A couple of the new machines are MacBook Pro devices. With the latest version of OSX, 10.6 – Snow Leopard, Apple has licensed the Cisco IPSec VPN client functionality and has included it baked into the OS. Pretty cool, huh?! We have seen the same functionality added with a recent version of iOS for iPhones and iPads. So, these devices can natively connect to an IPSec VPN tunnel without installing the Cisco VPN client.
Our environment hosts VPN connections through a nice ASA at the datacenter. There have been no issues terminating VPNs at the ASA using devices with Cisco VPN Client installed as well as proof of concept connections using iPhones and an iPad. Everything just works… as it should.
The song changes, though, when we tried to connect the new Snow Leopard laptops to the corporate network with the baked in VPN client. Configuration worked well. Group name, server name, PSK, username, and password. Everything was quick and easy. Both the ASA and the Mac was showing successful connections! However, we were missing something. It did not work quite right.
The issue was that the VPN client had no idea which traffic to send over the VPN and which traffic to send over the public Internet (gotta love split horizon configurations). Routes existed properly to route internal 192.168.0.0/16 traffic, which was excellent. I could ping everything I needed to over the VPN connection and reach resources via IP address. However, the issue appeared with proper DNS lookups.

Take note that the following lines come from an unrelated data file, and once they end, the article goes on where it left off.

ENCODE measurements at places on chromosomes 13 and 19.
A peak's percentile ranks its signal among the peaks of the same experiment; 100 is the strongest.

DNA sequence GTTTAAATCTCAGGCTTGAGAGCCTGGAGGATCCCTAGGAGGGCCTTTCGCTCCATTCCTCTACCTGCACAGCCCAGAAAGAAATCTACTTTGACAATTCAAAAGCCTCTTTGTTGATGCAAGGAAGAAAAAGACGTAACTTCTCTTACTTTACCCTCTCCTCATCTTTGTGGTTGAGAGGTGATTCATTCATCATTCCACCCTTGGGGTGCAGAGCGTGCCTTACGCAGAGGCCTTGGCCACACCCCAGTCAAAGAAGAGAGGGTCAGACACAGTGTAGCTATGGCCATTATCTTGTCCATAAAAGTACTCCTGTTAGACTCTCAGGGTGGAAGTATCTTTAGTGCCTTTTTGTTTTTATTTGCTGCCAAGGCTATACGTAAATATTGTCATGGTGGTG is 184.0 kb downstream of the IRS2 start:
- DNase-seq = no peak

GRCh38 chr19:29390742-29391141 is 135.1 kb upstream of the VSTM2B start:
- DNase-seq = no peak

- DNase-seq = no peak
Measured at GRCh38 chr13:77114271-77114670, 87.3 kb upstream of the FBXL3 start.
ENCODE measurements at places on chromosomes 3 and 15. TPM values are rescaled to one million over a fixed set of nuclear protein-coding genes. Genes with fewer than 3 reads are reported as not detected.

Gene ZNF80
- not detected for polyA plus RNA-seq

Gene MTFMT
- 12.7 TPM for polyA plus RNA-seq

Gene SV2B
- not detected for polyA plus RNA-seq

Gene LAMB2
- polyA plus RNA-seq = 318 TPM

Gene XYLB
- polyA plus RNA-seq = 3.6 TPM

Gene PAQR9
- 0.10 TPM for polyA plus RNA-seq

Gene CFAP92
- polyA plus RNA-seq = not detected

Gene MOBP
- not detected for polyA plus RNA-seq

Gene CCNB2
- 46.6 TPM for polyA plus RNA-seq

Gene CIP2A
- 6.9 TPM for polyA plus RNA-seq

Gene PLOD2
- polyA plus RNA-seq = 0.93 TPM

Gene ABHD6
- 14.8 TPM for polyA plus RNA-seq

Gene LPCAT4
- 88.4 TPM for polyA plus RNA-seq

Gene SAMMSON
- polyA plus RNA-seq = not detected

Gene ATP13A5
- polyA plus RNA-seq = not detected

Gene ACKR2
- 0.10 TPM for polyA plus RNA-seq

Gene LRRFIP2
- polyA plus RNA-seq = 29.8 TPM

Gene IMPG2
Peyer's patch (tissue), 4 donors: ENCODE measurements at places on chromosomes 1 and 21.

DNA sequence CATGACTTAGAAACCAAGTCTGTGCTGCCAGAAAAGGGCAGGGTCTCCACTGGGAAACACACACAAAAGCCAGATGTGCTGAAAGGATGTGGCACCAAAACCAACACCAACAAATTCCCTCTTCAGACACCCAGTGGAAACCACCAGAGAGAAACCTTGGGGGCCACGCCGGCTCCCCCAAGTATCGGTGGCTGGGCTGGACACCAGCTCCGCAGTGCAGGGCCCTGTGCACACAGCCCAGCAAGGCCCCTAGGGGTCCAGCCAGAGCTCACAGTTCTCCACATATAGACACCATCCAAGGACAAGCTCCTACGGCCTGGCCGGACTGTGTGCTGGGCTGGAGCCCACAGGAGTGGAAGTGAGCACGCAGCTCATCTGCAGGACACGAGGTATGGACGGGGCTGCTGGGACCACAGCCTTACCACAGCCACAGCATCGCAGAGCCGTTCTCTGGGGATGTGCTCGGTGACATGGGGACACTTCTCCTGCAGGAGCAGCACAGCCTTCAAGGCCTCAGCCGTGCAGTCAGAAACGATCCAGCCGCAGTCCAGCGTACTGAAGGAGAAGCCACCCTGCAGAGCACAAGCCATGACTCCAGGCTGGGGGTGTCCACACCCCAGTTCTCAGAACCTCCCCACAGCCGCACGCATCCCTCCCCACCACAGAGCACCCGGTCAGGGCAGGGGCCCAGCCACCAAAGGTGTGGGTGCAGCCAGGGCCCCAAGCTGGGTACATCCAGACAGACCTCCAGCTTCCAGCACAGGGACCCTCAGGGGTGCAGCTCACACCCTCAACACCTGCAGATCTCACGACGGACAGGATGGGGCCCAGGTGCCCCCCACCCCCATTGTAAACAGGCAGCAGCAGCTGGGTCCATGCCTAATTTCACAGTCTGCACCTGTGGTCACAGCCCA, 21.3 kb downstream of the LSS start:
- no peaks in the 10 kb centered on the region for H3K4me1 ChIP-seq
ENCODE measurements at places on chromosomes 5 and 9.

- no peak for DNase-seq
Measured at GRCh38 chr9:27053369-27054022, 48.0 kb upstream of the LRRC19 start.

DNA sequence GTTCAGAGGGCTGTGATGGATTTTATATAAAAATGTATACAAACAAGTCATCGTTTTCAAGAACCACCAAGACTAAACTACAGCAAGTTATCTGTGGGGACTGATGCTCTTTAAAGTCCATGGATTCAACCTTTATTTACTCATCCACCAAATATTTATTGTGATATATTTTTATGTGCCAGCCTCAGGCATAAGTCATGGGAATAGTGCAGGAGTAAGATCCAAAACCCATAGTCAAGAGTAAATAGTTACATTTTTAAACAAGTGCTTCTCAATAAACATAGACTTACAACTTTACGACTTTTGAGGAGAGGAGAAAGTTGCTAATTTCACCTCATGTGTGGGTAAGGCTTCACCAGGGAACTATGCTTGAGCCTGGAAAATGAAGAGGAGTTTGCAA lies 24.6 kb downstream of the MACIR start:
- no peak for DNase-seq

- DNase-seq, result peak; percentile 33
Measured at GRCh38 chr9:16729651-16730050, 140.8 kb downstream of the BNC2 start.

Ideally, and as we have seen with the Cisco VPN Clients, iPhone, and iPad, when the client connects, the internal DNS servers are passed along to the client to handle the resolution. In this situation, though, this was not the case. Everything was resolving using external DNS. So, any internal services were not available to the client because DNS was not being queried properly.